# Optimizing the day 6 Advent of Code 2022 challenge a little too much

WARNING: Spoilers ahead for the thing mentioned in the title.

Today’s (2022-12-06) AOC (Advent of Code) was easier than yesterday’s if you have been doing it in rust.

You basically just have to implement code that finds the ending index of the first sequence of N bytes in a given input where no two bytes are the same.

It is relatively trivial to do in rust. Here is my initial implementation.

``````fn all_distinct<T: Clone + Ord>(slice: &[T]) -> bool {
let mut slice_copy = slice.to_vec();
slice_copy.sort_unstable();
slice_copy.windows(2).all(|pair| pair[0] != pair[1])
}
fn first_unique<T: Clone + Ord>(
datastream: &[T],
required_distinct: usize
) -> Option<usize> {
datastream
.windows(required_distinct)
.enumerate()
.find_map(|(i, slice)| all_distinct(slice).then_some(i + required_distinct))
}
fn main() {
let input = std::io::stdin().lines().next().unwrap().unwrap().into_bytes();
let output = first_unique(&input, 4).unwrap();
println!("{output}");
}
``````

ez-pz

Could have ended here, but as your scrollbar may hint, that wasn’t accounting for `@Toby` on the bevy discord implementing a benchmarking suite to compare the performance of each solutions people posted in the `#off-topic` channel.

From now on I’ll refer to `required_distinct` by `W`. I’ll also refer to the input length by `N`.

solution nameruntime (ns)`W`
hashet244,7604
manevillef242,4034
nicopap123,6004
snaketwix50,0004
vec153,1074
–––––––
hashet1,792,00014
manevillef1,239,00014
nicopap699,00014
snaketwix106,00014
vec1,764,67714

I’m fairing pretty well for an a priori very naive implementation optimized for readability. But `snaketwix` clearly has the lead. The reason is that, unlike all the other Solutions, they only iterates over the input once. They have a `VecDeque` to keep track of already seen characters and dropping them when they go out of the window. So their solution has a complexity of `O(N)`.

My solution uses `windows(required_distinct)` and does an operation per element of that window (both a `sort_unstable` and a linear adjacent element comparison). It also allocates a whole `Vec` per stream element, going to a complexity of `O(N * (W + W * log(W))) = O(N * W * log(W))`. This is clearly visible when `W` is increased in the benchmarks.

## First optimization

Suddenly invaded by a Zachtronician sense of optimization, I decided to go down the rabbit hole.

Allocation is a well known source of slowdown. Especially if recurrent. Each new allocation can put the allocated data at widely different position in memory. When reading that data, it might evict the CPU cache and result in a few thousands cycles of slowdown.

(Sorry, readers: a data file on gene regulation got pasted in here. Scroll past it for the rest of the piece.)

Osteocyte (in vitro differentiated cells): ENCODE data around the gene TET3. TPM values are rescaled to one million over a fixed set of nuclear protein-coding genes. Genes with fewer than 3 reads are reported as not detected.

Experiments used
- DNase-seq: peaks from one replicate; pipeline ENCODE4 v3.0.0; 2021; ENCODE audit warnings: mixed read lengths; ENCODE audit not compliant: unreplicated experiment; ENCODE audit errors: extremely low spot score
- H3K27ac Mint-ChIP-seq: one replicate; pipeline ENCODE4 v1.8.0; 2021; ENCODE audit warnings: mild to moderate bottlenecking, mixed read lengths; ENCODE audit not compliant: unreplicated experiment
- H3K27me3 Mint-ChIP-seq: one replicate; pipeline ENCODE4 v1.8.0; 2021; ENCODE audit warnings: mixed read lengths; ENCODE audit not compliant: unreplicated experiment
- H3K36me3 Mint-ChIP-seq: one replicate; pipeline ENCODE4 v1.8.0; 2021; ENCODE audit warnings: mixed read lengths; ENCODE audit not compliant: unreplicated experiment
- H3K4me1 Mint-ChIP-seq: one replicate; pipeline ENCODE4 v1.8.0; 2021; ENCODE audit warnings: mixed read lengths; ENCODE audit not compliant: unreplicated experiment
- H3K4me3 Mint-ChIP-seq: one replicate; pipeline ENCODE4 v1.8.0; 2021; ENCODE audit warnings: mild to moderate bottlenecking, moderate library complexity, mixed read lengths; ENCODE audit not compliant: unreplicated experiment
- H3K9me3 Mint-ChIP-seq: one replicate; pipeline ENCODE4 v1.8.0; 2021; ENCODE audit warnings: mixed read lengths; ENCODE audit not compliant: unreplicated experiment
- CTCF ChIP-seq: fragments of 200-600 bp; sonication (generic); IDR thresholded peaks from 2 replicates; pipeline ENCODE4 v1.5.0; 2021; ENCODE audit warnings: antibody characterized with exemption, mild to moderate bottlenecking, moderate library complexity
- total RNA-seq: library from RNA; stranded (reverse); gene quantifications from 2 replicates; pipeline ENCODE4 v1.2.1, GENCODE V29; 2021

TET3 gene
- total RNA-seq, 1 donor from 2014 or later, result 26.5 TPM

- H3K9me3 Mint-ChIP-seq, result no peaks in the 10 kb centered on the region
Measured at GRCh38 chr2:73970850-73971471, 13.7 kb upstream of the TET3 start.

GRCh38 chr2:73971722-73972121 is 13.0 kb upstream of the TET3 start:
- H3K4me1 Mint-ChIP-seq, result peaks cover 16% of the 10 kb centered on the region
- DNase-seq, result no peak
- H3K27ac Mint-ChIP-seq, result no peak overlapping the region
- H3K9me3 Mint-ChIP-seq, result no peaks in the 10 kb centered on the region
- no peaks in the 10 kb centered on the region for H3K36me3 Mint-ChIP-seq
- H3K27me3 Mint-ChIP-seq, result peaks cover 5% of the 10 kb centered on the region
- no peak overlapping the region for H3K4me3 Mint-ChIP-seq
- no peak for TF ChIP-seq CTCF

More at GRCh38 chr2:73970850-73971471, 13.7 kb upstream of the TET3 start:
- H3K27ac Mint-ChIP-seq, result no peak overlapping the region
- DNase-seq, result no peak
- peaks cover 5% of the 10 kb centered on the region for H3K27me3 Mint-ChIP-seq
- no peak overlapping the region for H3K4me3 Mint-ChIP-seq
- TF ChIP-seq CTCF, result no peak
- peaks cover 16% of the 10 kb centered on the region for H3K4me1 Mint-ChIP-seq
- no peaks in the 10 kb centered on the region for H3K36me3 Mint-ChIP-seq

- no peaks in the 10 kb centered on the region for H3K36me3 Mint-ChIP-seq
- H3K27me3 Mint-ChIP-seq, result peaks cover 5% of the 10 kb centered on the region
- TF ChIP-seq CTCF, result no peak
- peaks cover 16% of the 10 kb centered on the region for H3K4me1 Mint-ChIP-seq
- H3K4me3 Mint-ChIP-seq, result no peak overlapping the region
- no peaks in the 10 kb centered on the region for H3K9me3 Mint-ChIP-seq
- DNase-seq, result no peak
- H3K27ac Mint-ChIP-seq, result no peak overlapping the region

I decided to “hoist” (aka moving outside of a loop) the `Vec` allocated in `all_distinct`. Since I call `all_distinct` in a loop, I must now accept the `Vec` as a function parameter, I’ll just initialize the `Vec` in `first_unique`.

``````// Now we have a &mut Vec<T> as parameter    vvvvvvvvvvvvvvvvvvvvvvvv
fn all_distinct<T: Clone + Ord>(slice: &[T], collect_vec: &mut Vec<T>) -> bool {
// `Vec::clear` removes all elements while keeping the pre-existing capacity.
// Perfect, since `slice` will always have the same length.
collect_vec.clear();
slice.clone_into(collect_vec);
collect_vec.sort_unstable();
collect_vec.windows(2).all(|pair| pair[0] != pair[1])
}
fn first_unique<T: Clone + Ord>(
datastream: &[T],
required_distinct: usize
) -> Option<usize> {
// The Vec is initialized here, outside of the find_map, before we iterate.
let mut collect_vec = Vec::with_capacity(required_distinct);
datastream
.windows(required_distinct)
.enumerate()
.find_map(|(i, slice)| {
// must pass it as argument vvvvvvvv
all_distinct(slice, &mut collect_vec).then_some(i + required_distinct)
})
}
fn main() {
let input = std::io::stdin().lines().next().unwrap().unwrap().into_bytes();
let output = first_unique(&input, 4).unwrap();
println!("{output}");
}
``````
solution nameruntime (ns)`W`
hashet344,4204
manevillef338,3754
nicopap166,6054
nicopap_hoist6,4104
snaketwix59,6854
vec212,3304
–––––––
hashet2,126,02514
manevillef1,654,48514
nicopap931,94614
nicopap_hoist618,20214
snaketwix130,35814
vec2,406,82514

(yep, that’s a 26× speedup on `W` = 4)

Notice that `nicopap_hoist` is two times faster than the `snaketwix` solution on `W` = 4. This may be because their solution rely heavily on `HashMap` and inserting/popping from a `VecDeque`. For small `W`, the overhead of the `HashMap` is greater than the additional operations of an `O(N * W * log(W))` impl with no overhead otherwise.

Now the question of why we got a 27 times speedup for `W` = 4, while only having a 1.5 speedup for `W` = 14. I actually have no idea. It might be that allocating a `Vec` is as slow as `W` = 7.

Removing such overhead would indeed result in about 6 times speedup on very small `W` and `<2` speedups on larger `W`. There might be other optimizations kicking in, but I wouldn’t be able to name them.

## Second Optimization

`snaketwix`’s solution has a `O(N)` complexity. Could we reach such complexity level without what seems like overhead introduced by `HashMap`? Answer is: nay. But yet we can do better.

We have one major issue with our implementation: Sorting each windows. This represents a significant computing cost, repeated `N` times. Especially since we have to copy the whole slice to our `Vec` (even if pre-allocated) each time in addition to sorting it.

Why are we sorting? Simply put: we want to detect duplicates. There is of course better ways to detect duplicates.

### A set